Less the non-baseball fan is getting overwhelmed, or just skeptical about this as a valid sub-genre, Wynn adds, “The stories we’re telling are universal stories. You don’t have to know baseball to get the stories we’re talking about. Any subject could be on a Miracle 3 or Minus 5 album – a lot of tales of people who miss their big chance or peak too early.  We have a few songs that only work on one level, but most work on more than the baseball.

“We each wrote songs about things and players we care about, the same way we’d write about anything. You find some universal story that touches us and give a minute detail more importance. We would do that if we happened to be writing about bank robbers or murderers, broken love or whatever.”    

The Baseball Project live in Cambridge, MA (Image: Brian Sisitzky)

So true. Wynn’s “Twilight of My Career” may be the band’s best. It concerns Roger Clemens, the Red Sox 34-year-old ace the team let go, first to the Blue Jays, who later traded him to the Yankees (and finally the Astros). The Red Sox general manager, while appreciating all Clemens had done for the team, opined that the fastballer was heading into the “twilight of his career.” He might have been not far off track, but Clemens had a remarkable second life – his stats and profile rocketed up – and the charges of steroid enhancement suffused him. In the song, the Baseball Project finds Clemens recognizing his pariah status. (Clemens, in real life, adamantly denies wrong-doing despite, shall we say, a massive amount of contrary evidence. Last winter, Clemens and Barry Bonds – MLB’s leading home run hitter – were both denied induction into the Hall of Fame for the tenth straight year.)

Let’s go back to the “twilight” aspect. Wynn and I discussed the universality of this years ago. It’s not just a sports or baseball thought. All of us, at certain point, have probably been considered past our peak. Maybe we had a moment in the two in the sun, but those moments past and we were trying to figure out where we fit post-twilight. Could be a musician, a writer, anyone really. How do we counter or cope with that?

“Journeyman” – music by Buck,  words by Wynn – is another that could apply in the real-world gig economy – to many of us and maybe the guys in the band who have plied their trades in numerous outfits over the years, some high profile, some low. But they’re all workers, all want to be working.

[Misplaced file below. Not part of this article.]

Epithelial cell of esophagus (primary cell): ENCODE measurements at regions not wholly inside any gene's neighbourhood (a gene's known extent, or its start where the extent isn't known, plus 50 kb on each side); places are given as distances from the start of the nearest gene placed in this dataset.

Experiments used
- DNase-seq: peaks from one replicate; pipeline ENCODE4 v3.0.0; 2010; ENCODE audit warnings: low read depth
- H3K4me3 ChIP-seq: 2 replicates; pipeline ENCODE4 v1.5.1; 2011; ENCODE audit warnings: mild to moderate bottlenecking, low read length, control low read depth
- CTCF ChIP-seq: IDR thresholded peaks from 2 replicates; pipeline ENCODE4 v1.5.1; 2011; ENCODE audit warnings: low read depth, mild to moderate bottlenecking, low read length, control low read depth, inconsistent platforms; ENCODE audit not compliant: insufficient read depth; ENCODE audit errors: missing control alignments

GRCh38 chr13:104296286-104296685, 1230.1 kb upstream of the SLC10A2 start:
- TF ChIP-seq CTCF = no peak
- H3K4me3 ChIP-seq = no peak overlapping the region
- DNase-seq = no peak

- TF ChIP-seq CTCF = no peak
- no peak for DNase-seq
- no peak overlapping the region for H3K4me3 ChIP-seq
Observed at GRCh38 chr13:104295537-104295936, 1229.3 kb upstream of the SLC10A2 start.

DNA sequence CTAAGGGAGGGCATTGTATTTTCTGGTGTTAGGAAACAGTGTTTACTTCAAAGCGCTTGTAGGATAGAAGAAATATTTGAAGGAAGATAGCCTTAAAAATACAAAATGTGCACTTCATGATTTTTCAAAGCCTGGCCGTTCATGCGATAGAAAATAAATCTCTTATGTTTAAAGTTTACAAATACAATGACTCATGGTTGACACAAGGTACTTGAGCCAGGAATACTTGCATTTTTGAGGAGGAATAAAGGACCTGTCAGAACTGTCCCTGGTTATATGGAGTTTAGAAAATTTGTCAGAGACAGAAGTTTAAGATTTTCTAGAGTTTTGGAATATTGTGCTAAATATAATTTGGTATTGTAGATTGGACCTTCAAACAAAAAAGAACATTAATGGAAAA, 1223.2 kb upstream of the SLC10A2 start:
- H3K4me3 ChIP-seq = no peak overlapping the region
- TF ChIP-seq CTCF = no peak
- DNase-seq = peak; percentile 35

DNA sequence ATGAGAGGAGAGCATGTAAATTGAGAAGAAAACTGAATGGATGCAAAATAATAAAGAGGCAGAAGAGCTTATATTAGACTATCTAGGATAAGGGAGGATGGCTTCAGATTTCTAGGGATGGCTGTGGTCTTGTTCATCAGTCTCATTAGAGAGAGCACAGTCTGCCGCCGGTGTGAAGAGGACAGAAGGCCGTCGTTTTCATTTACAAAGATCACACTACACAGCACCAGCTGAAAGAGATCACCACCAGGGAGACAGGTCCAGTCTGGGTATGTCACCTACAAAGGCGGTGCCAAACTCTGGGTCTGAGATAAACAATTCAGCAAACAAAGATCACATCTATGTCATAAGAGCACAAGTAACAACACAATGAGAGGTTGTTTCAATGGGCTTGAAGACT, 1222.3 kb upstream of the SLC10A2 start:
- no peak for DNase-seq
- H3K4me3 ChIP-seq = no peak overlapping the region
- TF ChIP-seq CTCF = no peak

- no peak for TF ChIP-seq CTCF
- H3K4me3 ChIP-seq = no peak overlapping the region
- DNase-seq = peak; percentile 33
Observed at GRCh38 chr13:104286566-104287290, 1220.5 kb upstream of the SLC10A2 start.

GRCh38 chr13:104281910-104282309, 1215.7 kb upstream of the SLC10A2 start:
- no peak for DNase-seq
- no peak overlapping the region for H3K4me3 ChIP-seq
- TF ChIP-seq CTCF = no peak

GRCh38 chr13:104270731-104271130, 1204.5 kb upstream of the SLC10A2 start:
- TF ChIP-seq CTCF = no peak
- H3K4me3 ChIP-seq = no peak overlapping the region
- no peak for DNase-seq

The set’s centerpiece was the explosive “Disco Demolition” about that ill-conceived, beer-soaked promotion in July 1979 led by DJ Steve Dahl It was in Chicago where any-gimmick-for-a-buck owner Bill Veeck’s White Sox played. What happened was people brought disco records to the game and then they blew up stacks of them between games of a double-header. (Note: Some of these records that also included some prominent black non-disco, soul and R&B artists.) At the time there was that rock vs. disco war and many of us thought it just silly and stupid but the ugliness took over and the Baseball Project looks back on it as a time as a “bonfire set ablaze by fear of sex and race / At a time when we all should have hung our heads in disgrace.” The drunken mayhem on the field ensured Game 2 was never played so Chicago forfeited 9-0.

The most fearful song in the Baseball Project’s set Saturday might have been “Yips.” If you’ve ever had them – in baseball or golf, you know the panic they engender. If not count yourself lucky. It’s being unable to make a short easy throw or sink a short putt in golf (original derivation), your body hijacking your mind or vice versa. It’s a psychological disorder and a a profound one. Profoundly embarrassing too. Steve Sax, Chuck Knobloch and Steve Blass were of the infamous three victims. 

The Baseball Project closed with “Ted Fucking Williams,” Wynn explaining that “fucking” was not used negatively. It was Ted’s boast – reportedly the full quote was “I’m Ted Fucking Williams and Jesus H. Christ couldn’t get me out.” The Baseball Project was playing outside of Boston of course, so who better to go out with than Teddy Ballgame salute. It’s a rowdy singalong suited to a bar and an apt set-closer. We are all, for a night, Ted Fucking Williams.

Josh Kantor – Red Sox house organist with a deep knowledge of indy rock and a sometime contributor to both Jon Langford’s bands and The Baseball Project – opened with a short whimsical set of organ-based cover songs and witty, self-deprecating banter. He joined the Baseball Project for the final innings, adding keys to “Buckner’s Bolero,” among others.




Jim Sullivan
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Jim Sullivan

Jim Sullivan has written for The Boston Globe, Boston Phoenix, the Boston Herald, Boston Common, the Christian Science Monitor, and Creem. Follow him on Twitter @jimsullivanink.